• Formation of the reactive iron-oxo intermediate during the biosynthesis of nitric oxide by neuronal nitric oxide synthase and its possible mechanism in the generation of secondary free radicals

      Porasuphatana, Supatra; Rosen, Gerald M., Ph.D., J.D. (2001)
      Nitric oxide synthases (NOSs) are hemoproteins that catalyze the formation of nitric oxide (NO•) and L-citrulline from L-arginine by a five-electron oxidation reaction. All NOS isoforms are in the same superfamily and share structural similarities with cytochrome P-450. The generation of free radicals by NOS is primarily regulated by the binding of L-arginine. During the oxidation of L-arginine to generate NO•, the transfer of electrons from reductase to oxygenase domain of NOS leads to changes in the oxidation state of heme iron, resulting in the formation of the perferryl iron-oxo intermediate of NOS (NOS-[Fe5+=O]3+). This dissertation aims to explore the possible role of NOS-[Fe5+=O]3+ in the generation of secondary free radicals. The NOS-[Fe5+=O] 3+, which formed only when L-arginine bound to the enzyme, was proven to abstract a hydrogen atom from substrates to generate carbon-centered free radicals. It was demonstrated that the abstraction of hydrogen atom by NOS-[Fe 5+=O]3+ occurred at a carbon alpha to a heteroatom, similar to hydroxylation reaction catalyzed by cytochrome P-450. Further investigation using potassium hydrogen persulfate (KHSO5) confirmed the formation of NOS-[Fe5+=O]3+ which may be generated via the rearrangement of NOS-[Fe3+-O-O-SO 3-] following the transfer of oxygen from KHSO 5 to NOS I. The NOS-[Fe5+=O]3+ generated by KHSO5-catalyzed NOS I was shown to generate NO• from L-arginine and alpha-hydroxyethyl radical from ethanol, resembling the incidences found with the NADPH/O2 NOS as a source of substrate oxidation. Deuterium isotope effect, using unlabeled ethanol and ethyl 1,1-d2 alcohol, revealed the importance of the breakage of C1-H bond as a partial rate-limiting step for the formation of carbon-centered free radicals by NOS. Taken together, this research illustrates the contribution of L-arginine binding to the formation of NOS reactive iron-oxo complex intermediate and the role of the iron complex in the generation of carbon-centered free radicals by the hydrogen atom abstraction.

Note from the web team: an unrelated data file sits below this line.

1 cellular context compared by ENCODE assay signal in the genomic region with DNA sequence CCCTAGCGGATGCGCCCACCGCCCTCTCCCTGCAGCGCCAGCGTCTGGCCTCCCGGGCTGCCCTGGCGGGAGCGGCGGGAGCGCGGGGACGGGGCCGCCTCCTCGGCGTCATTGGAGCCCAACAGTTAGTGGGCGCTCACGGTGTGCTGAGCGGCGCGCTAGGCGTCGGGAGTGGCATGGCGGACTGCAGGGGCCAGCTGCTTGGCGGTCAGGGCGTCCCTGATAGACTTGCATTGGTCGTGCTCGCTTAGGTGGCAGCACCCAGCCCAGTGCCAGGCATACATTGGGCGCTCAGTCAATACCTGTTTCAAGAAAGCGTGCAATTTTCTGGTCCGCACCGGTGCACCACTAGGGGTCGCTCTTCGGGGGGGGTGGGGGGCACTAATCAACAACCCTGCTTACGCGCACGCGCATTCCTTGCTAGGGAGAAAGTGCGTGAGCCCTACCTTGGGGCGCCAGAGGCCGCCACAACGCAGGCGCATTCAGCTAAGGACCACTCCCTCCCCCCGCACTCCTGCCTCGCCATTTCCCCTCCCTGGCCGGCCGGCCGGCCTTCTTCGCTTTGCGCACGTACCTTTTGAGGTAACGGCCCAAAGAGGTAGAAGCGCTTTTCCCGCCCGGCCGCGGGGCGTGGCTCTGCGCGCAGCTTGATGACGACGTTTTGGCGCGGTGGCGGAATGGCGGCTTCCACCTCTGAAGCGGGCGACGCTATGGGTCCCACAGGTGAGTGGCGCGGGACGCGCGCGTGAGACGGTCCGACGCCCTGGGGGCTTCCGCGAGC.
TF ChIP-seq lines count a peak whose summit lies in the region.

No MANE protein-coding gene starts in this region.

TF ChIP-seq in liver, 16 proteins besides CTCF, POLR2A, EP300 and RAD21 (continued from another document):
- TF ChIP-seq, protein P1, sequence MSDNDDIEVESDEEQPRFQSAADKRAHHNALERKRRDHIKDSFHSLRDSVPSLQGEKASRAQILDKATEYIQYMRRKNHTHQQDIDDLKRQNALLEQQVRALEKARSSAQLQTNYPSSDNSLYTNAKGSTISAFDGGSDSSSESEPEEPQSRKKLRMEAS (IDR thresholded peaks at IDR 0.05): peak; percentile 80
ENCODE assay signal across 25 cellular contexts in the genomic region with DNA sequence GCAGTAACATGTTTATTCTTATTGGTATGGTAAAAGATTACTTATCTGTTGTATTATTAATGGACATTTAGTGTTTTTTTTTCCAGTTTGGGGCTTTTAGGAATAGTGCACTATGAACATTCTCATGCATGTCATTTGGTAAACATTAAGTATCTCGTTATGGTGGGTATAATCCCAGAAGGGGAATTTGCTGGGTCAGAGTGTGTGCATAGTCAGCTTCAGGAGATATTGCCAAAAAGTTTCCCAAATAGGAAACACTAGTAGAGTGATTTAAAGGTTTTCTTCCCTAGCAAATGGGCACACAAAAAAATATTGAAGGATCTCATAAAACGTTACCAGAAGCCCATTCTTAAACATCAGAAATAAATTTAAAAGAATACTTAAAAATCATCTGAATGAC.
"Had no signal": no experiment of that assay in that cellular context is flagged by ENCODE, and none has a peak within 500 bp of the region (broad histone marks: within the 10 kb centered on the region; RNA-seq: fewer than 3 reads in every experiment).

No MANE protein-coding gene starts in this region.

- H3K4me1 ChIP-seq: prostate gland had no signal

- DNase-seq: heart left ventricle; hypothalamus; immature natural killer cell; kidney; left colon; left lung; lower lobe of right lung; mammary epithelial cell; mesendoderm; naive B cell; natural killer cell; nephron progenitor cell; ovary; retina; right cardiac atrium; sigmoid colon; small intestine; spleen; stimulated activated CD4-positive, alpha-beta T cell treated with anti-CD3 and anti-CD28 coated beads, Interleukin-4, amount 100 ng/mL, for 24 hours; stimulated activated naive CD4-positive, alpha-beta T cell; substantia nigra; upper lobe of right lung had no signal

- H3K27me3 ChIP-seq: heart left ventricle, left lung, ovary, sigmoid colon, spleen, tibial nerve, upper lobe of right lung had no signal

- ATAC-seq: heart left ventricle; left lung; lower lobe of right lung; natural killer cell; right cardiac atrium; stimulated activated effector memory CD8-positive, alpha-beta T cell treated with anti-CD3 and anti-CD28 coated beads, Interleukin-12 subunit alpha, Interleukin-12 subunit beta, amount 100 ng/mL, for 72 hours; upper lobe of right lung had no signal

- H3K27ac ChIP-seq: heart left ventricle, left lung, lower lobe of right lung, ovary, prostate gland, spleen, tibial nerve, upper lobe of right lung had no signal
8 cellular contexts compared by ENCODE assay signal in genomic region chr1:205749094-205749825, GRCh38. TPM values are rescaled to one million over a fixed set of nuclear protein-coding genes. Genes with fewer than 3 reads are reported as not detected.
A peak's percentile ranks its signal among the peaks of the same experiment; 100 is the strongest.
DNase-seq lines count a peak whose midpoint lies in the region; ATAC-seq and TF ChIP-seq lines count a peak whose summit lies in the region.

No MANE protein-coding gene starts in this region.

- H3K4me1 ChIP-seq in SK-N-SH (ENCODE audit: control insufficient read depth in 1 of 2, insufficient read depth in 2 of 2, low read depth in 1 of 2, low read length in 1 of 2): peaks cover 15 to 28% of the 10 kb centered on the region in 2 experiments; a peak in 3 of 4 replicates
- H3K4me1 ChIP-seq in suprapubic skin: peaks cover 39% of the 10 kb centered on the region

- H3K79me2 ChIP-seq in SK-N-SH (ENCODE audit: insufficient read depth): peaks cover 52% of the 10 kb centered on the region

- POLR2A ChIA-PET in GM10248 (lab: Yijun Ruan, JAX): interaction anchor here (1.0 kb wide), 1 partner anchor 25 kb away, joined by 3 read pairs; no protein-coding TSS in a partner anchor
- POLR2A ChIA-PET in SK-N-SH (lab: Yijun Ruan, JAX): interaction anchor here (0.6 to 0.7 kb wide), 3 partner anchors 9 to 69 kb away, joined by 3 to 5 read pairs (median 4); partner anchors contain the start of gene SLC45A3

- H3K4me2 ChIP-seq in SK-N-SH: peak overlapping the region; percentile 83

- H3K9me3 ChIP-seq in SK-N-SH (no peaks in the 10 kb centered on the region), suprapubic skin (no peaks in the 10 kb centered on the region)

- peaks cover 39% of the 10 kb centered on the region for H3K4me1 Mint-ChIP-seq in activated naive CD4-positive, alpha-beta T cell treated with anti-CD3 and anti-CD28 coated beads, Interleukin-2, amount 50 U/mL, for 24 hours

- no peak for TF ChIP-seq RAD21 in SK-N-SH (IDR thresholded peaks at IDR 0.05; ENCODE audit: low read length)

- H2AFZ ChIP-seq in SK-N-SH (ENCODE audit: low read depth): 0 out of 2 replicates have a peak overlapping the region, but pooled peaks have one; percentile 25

• Role of endothelial cells in host defense